Silvology: the study of forests and woods, incoporating both the understanding of natural forest ecosystems and the design of silvicultural systems.
I wrote previously about my personal search for a description of my profession, and how I arrived at the term silvologist. It may not be a perfect term for etymologists as it mixes Latin silva or sylva (forests, woods) with Ancient Greek ology (study). However, it perfectly describes the study of forests and woods, which no other term achieves, for example:
- dendrology – study of trees (i.e. not forests)
- silviculturist – managing the culture of forests (i.e. not the study of forests)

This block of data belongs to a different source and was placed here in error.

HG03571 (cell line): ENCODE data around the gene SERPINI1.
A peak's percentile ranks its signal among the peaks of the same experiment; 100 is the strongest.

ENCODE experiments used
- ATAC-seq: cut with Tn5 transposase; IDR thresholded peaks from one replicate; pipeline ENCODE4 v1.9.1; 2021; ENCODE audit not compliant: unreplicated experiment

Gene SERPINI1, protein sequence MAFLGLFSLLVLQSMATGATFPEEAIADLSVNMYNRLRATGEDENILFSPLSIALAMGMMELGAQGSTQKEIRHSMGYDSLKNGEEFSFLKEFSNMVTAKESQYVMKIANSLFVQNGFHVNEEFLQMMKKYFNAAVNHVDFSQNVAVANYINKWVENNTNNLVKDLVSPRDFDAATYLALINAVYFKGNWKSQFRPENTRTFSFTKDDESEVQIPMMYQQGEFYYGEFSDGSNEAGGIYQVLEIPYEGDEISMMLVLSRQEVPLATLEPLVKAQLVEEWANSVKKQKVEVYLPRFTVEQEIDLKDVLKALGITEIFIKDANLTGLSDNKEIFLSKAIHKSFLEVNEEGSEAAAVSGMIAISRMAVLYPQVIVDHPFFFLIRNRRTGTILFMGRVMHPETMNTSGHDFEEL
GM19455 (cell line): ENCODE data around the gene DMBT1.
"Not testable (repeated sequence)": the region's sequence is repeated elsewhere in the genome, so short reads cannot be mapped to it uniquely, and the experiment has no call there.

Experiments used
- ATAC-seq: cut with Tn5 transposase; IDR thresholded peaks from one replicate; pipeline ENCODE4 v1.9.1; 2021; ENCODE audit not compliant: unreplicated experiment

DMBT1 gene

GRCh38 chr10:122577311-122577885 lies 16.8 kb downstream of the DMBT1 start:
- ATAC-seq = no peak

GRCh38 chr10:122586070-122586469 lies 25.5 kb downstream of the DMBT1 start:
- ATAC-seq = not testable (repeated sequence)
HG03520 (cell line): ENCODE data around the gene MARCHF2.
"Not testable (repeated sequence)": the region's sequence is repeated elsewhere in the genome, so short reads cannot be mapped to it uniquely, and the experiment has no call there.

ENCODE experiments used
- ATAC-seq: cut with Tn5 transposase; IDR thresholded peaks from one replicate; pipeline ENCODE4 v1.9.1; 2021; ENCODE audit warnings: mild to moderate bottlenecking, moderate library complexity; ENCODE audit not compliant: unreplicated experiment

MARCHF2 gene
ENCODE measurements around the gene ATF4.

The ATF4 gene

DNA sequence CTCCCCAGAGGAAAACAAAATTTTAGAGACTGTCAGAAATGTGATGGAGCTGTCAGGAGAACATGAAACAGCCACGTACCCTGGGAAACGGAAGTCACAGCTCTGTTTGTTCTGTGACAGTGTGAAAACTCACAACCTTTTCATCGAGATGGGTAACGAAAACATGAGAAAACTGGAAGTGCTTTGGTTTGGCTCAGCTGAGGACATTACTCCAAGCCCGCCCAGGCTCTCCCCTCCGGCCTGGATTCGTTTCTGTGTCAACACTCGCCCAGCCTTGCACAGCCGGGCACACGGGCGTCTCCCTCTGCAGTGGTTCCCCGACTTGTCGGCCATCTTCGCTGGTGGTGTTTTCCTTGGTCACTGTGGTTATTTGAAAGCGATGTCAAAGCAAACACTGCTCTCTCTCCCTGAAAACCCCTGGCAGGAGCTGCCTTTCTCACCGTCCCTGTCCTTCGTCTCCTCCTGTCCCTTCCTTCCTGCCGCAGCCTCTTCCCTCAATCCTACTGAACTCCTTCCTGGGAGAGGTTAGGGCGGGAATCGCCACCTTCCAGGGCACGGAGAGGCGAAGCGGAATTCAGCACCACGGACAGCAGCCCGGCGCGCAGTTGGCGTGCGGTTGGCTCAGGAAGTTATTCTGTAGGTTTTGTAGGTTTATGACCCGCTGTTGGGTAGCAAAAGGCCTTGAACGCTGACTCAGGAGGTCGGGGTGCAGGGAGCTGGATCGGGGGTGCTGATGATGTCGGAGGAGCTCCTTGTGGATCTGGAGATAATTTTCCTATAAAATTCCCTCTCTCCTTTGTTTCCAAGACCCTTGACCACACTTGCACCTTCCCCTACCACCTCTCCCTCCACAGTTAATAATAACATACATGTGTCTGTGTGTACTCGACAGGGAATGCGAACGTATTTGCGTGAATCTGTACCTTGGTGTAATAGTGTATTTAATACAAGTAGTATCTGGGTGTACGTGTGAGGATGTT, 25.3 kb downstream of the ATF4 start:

- forester – managing forests
- arborist – managing individual trees
I don’t lay claim to having coined the term silvology but I aim to promote it. I believe that it was used first by Roeloff Oldeman over 20 years ago1 but has never been widely adopted. He described it as the science of forest ecosystems “without the usual division of man and nature”. He sought a single science for forestry, that integrated the study of forests and forest ecology, from single tree autecology to complex natural forest systems.
1 R. A. A. Oldeman (1990). Forests: elements of silvology. Springer-Verlag, Berlin. 624 pages. ISBN 0-387-51883-5. (see Amazon.com)